Skip to Content

How long do pilots sleep?

Pilots have a very demanding job that requires them to be alert and well-rested to ensure the safety of passengers. Unlike most professions where sleep time is fairly consistent, pilots’ schedules vary drastically depending on the types of flights they’re operating. Factors like flight length, time zones crossed, and regulations determine how much time pilots spend sleeping and working both in the air and on the ground.

How Many Hours Are Pilots Allowed to Fly?

Aviation authorities strictly regulate the amount of time pilots are allowed to fly to prevent fatigue. In the United States, the Federal Aviation Administration (FAA) sets limits on pilot flight time and duty periods. The maximum depends on the type of flight operation:

  • Airline pilots flying domestic routes have a daily flight time limit of 8 or 9 hours, depending on start time. They cannot be scheduled for duty periods over 14 hours.
  • For international flights, the FAA allows up to 16 hours of scheduled flight time in a 24 hour duty period.
  • Pilots who fly unscheduled charter flights are limited to 8 flight hours during any 24 consecutive hours.
  • Cargo and other non-passenger flights fall under separate duty time rules allowing up to 12 flight hours in a 24 hour period.

Individual airlines often set more restrictive flight and duty time limits within the FAA’s regulations to improve safety. For example, many major U.S. passenger airlines limit pilots to 8 flight hours per day.

Factors That Determine Pilot Sleep Needs

While flight time limits restrict hours in the cockpit, several other factors influence how much sleep pilots need to operate flights safely and effectively:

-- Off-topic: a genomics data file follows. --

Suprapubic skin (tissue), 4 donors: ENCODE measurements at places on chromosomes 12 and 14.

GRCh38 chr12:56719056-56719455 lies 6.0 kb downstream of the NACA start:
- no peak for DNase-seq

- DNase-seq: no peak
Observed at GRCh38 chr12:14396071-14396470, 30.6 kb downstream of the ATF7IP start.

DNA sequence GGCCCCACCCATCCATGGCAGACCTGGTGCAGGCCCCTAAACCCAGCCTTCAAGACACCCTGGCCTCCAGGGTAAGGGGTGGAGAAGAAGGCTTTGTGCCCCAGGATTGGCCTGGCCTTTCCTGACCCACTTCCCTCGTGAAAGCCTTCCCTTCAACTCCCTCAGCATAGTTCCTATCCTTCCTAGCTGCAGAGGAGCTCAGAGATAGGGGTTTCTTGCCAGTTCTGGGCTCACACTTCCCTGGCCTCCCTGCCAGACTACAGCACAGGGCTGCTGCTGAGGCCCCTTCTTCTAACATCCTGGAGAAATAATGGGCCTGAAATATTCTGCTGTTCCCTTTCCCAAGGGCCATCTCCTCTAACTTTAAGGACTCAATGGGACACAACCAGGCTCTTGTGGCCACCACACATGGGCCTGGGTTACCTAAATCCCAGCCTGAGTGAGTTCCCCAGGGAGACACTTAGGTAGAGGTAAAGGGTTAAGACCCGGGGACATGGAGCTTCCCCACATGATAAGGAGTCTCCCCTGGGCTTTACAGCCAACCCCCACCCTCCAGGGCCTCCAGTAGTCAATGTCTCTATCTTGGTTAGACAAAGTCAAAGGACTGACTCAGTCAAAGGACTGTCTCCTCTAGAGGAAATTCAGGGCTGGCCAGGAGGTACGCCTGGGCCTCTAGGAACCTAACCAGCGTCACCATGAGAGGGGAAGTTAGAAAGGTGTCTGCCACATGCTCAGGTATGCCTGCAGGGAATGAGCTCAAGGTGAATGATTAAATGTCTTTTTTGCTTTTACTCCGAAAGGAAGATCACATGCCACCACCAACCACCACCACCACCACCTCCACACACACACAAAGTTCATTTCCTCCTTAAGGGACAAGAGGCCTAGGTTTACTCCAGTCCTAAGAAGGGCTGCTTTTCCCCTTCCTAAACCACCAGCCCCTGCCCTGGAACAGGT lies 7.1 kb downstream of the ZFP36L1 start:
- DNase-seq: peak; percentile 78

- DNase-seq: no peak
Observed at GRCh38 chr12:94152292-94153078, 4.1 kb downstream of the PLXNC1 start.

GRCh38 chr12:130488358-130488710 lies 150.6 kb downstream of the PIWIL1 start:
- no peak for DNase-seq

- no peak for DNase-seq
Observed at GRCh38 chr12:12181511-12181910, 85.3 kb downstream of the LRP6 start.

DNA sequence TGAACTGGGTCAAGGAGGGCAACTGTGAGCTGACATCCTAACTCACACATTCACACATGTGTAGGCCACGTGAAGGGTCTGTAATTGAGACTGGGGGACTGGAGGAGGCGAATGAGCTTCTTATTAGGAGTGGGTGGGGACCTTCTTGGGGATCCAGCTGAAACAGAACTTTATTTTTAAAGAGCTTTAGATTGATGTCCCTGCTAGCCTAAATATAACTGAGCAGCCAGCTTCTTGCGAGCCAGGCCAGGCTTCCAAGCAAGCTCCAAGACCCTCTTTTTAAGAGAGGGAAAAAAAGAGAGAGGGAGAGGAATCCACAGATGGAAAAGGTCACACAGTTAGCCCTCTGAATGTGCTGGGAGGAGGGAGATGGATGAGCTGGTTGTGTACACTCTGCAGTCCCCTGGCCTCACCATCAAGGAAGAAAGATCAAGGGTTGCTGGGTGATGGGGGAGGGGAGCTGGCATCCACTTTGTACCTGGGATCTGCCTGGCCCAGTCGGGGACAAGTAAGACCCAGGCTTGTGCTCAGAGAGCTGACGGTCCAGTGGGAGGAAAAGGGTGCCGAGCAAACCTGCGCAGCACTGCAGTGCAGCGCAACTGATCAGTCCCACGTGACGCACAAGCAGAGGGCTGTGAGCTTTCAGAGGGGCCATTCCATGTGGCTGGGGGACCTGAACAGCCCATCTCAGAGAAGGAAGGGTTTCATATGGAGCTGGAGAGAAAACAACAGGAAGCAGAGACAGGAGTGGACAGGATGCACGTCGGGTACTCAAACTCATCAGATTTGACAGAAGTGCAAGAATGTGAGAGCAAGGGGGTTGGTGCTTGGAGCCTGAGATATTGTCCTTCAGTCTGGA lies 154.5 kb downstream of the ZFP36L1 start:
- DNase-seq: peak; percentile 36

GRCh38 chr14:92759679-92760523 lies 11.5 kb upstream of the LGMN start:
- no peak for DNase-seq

Length of Flight Segments

Short flights allow for more frequent overnight rest periods, while very long flights require vigilance over extended periods and can cause fatigue. Ultra long-haul flights allow for controlled cockpit rest.

Number of Flight Segments

Multiple takeoffs and landings increase mental and physical fatigue. Pilots flying only 1 or 2 segments per duty period generally need less recovery sleep.

Time Zones Crossed

Flying through multiple time zones disrupts circadian rhythms and causes jet lag, requiring extra rest to recover. Eastbound trans-meridian flights with a high number of time zones crossed result in worse jet lag.

Woclk Schedules

Irregular schedules with early starts, late finishes, and night duties make it harder for pilots to maintain natural sleep patterns.

Rest Facilities

Access to comfortable, quiet rest facilities at airports and on aircraft can improve pilot sleep quality and duration.

How Many Hours of Sleep Do Pilots Usually Get?

With constantly changing schedules, sleep requirements, and rest conditions, pilots’ sleep duration varies significantly: